The sign function is not continuous at zero and therefore the second derivative for does not exist. But the above limit exists for :
Just as the first derivative is related to linear approximations, the second derivative is related to the best quadratic approximation for a function f. This is the quadratic function whose first and second derivatives are the same as those of f at a given point. The formula for the best quadratic approximation to a function f around the point x = a is
This quadratic approximation is the second-order Taylor polynomial for the function centered at x = a.
Eigenvalues and eigenvectors of the second derivative
For many combinations of boundary conditions explicit formulas for eigenvalues and eigenvectors of the second derivative can be obtained. For example, assuming and homogeneous Dirichlet boundary conditions, i.e., , the eigenvalues are and the corresponding eigenvectors (also called eigenfunctions) are . Here,
For other well-known cases, see the main article eigenvalues and eigenvectors of the second derivative.
Generalization to higher dimensions
The second derivative generalizes to higher dimensions through the notion of second partial derivatives. For a function f:R3 → R, these include the three second-order partials
and the mixed partials
If the function's image and domain both have a potential, then these fit together into a symmetric matrix known as the Hessian. The eigenvalues of this matrix can be used to implement a multivariable analogue of the second derivative test. (See also the second partial derivative test.)
Another common generalization of the second derivative is the Laplacian. This is the differential operator defined by
- Anton, Howard; Bivens, Irl; Davis, Stephen (February 2, 2005), Calculus: Early Transcendentals Single and Multivariable (8th ed.), New York: Wiley, ISBN 978-0-471-47244-5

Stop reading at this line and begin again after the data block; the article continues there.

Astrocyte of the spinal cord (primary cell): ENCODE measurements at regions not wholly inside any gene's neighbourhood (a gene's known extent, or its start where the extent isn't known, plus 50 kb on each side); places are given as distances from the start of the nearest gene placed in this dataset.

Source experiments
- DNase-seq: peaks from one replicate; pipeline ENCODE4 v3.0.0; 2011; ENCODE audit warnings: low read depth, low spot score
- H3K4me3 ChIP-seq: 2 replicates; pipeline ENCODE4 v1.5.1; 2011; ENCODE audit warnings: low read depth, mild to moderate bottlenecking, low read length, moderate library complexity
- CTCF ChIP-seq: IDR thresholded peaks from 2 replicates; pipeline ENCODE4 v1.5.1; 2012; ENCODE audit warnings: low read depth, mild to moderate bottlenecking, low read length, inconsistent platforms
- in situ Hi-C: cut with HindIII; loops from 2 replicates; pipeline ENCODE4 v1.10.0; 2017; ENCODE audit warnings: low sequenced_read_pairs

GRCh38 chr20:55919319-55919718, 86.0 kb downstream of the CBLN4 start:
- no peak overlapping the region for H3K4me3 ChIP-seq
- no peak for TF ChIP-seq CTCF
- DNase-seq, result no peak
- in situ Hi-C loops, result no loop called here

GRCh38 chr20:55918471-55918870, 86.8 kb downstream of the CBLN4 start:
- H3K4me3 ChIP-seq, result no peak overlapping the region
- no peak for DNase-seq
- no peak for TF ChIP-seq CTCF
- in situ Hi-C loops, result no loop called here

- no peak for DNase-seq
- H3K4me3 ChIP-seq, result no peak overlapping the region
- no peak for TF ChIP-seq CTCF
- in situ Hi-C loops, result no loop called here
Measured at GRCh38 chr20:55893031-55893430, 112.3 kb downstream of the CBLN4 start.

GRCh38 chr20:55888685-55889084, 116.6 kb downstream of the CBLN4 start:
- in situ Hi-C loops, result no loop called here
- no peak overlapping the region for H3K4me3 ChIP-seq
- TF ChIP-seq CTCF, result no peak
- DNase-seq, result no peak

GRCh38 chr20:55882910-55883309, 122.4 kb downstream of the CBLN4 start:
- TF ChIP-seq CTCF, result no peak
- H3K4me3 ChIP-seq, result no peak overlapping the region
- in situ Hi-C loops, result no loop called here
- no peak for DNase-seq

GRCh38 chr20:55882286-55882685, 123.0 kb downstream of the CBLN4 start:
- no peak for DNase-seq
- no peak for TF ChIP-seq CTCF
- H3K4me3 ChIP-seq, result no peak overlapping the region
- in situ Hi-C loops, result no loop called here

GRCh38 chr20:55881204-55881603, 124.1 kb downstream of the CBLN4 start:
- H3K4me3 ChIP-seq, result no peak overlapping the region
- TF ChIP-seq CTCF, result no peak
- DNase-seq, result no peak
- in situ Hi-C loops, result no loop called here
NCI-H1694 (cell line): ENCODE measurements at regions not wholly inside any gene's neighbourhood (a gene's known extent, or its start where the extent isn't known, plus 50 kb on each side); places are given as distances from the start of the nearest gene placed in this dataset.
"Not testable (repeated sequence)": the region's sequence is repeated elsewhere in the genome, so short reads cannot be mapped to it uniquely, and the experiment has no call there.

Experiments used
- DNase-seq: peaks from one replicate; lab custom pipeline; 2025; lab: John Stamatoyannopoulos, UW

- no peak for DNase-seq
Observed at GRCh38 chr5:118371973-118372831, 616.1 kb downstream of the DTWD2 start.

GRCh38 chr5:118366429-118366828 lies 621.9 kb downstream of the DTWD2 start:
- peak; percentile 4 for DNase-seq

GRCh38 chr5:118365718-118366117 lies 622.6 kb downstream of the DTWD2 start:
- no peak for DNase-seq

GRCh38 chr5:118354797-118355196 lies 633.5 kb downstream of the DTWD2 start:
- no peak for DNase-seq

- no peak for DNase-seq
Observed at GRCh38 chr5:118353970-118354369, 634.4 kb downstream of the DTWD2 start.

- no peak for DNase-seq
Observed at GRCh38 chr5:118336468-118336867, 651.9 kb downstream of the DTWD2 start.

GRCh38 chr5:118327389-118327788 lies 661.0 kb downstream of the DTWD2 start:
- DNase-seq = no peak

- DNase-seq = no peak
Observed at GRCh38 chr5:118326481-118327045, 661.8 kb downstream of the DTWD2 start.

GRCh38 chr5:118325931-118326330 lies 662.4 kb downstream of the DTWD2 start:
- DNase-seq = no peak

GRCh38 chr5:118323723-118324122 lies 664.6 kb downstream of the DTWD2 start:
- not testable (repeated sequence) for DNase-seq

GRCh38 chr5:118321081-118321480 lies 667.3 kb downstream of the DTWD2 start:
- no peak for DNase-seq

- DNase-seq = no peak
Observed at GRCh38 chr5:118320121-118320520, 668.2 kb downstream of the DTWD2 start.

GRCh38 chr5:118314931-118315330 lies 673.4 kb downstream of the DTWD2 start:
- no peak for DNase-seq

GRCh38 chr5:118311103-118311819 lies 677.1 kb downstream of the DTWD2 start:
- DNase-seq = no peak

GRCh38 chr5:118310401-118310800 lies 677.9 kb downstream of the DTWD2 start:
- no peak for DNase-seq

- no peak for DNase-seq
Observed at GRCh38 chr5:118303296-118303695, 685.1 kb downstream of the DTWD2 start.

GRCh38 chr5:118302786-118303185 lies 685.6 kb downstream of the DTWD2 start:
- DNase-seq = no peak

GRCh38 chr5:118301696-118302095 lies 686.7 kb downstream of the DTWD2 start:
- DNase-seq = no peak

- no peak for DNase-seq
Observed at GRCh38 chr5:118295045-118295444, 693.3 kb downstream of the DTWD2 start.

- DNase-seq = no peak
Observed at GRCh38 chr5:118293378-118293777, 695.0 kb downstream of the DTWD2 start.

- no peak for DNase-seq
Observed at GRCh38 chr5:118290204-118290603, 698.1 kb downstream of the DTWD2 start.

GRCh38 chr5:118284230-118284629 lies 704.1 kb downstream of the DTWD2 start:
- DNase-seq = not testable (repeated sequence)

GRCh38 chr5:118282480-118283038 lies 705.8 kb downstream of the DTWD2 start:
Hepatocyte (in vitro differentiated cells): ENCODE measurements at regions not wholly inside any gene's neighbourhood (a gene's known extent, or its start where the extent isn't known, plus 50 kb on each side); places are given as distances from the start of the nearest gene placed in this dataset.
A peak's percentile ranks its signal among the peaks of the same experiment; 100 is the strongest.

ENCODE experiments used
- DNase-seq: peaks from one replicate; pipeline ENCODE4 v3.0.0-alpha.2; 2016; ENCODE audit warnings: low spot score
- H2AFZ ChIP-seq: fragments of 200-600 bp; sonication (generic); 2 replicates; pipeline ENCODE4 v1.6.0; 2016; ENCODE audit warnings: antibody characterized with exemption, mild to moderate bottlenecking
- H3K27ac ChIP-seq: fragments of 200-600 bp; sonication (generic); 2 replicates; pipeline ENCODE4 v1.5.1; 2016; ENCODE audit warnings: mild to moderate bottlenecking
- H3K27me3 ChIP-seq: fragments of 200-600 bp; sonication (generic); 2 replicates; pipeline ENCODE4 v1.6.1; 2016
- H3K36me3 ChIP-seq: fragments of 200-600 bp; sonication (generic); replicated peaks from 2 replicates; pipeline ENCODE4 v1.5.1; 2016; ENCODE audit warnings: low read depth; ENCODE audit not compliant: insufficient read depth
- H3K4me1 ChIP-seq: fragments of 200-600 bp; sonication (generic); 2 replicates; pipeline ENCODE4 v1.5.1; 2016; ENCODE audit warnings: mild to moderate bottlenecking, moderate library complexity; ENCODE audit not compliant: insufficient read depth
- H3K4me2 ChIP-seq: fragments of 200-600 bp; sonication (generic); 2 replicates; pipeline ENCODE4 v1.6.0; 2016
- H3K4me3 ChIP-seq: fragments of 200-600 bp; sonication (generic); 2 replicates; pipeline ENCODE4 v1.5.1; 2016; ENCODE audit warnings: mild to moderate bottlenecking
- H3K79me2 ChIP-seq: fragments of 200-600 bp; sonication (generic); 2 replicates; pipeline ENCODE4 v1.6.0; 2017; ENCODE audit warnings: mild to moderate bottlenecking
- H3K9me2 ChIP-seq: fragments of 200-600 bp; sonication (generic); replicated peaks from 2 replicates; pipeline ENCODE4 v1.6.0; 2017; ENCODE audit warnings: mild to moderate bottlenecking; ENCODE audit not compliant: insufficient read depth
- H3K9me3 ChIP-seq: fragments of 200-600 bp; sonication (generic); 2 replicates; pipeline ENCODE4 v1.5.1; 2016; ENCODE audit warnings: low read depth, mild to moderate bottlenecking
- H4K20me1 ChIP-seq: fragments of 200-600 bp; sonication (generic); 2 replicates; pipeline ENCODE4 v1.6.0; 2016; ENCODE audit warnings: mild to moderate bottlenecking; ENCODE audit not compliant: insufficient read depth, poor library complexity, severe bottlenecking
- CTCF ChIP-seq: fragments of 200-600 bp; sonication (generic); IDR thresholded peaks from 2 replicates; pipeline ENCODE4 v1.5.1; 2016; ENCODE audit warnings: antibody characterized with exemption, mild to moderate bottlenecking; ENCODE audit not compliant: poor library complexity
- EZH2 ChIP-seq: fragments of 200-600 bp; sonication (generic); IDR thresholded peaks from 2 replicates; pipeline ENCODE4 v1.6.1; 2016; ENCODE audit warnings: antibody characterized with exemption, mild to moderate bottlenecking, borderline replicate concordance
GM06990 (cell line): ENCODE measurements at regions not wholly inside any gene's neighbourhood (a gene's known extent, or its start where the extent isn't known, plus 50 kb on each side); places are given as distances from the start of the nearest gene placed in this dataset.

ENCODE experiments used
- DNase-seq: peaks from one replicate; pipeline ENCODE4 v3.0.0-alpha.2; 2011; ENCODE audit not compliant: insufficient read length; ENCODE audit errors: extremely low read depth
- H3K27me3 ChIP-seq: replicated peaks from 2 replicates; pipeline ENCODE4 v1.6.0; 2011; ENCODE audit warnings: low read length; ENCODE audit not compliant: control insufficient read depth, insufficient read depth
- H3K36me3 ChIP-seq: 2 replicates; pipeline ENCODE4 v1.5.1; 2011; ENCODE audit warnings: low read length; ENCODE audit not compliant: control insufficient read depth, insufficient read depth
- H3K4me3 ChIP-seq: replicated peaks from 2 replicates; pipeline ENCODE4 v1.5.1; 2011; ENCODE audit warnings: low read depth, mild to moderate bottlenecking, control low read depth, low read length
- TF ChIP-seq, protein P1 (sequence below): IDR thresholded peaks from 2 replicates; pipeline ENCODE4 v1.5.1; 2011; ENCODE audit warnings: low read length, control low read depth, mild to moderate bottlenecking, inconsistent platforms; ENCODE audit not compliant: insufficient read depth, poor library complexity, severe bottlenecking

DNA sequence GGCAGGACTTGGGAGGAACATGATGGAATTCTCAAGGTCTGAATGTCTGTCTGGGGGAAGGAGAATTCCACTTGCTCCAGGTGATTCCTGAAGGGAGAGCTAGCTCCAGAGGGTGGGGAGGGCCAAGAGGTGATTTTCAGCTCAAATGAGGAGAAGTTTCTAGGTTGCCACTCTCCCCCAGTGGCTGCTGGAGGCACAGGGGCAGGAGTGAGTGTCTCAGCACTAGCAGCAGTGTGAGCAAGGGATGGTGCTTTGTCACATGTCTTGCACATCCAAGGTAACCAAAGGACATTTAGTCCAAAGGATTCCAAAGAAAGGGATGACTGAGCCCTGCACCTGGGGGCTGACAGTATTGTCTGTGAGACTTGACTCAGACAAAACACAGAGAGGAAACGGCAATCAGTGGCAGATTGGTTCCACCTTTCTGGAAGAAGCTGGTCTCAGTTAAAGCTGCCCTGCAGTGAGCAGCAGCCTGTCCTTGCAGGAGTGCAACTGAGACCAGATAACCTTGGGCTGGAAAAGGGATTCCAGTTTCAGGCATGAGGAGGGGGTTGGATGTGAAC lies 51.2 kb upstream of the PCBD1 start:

- Apostol, Tom M. (June 1967), Calculus, Vol. 1: One-Variable Calculus with an Introduction to Linear Algebra 1 (2nd ed.), Wiley, ISBN 978-0-471-00005-1
- Apostol, Tom M. (June 1969), Calculus, Vol. 2: Multi-Variable Calculus and Linear Algebra with Applications 1 (2nd ed.), Wiley, ISBN 978-0-471-00007-5
- Eves, Howard (January 2, 1990), An Introduction to the History of Mathematics (6th ed.), Brooks Cole, ISBN 978-0-03-029558-4
- Larson, Ron; Hostetler, Robert P.; Edwards, Bruce H. (February 28, 2006), Calculus: Early Transcendental Functions (4th ed.), Houghton Mifflin Company, ISBN 978-0-618-60624-5
- Spivak, Michael (September 1994), Calculus (3rd ed.), Publish or Perish, ISBN 978-0-914098-89-8
- Stewart, James (December 24, 2002), Calculus (5th ed.), Brooks Cole, ISBN 978-0-534-39339-7
- Thompson, Silvanus P. (September 8, 1998), Calculus Made Easy (Revised, Updated, Expanded ed.), New York: St. Martin's Press, ISBN 978-0-312-18548-0
- Crowell, Benjamin (2003), Calculus
- Garrett, Paul (2004), Notes on First-Year Calculus
- Hussain, Faraz (2006), Understanding Calculus
- Keisler, H. Jerome (2000), Elementary Calculus: An Approach Using Infinitesimals
- Mauch, Sean (2004), Unabridged Version of Sean's Applied Math Book
- Sloughter, Dan (2000), Difference Equations to Differential Equations
- Strang, Gilbert (1991), Calculus
- Stroyan, Keith D. (1997), A Brief Introduction to Infinitesimal Calculus
- Wikibooks, Calculus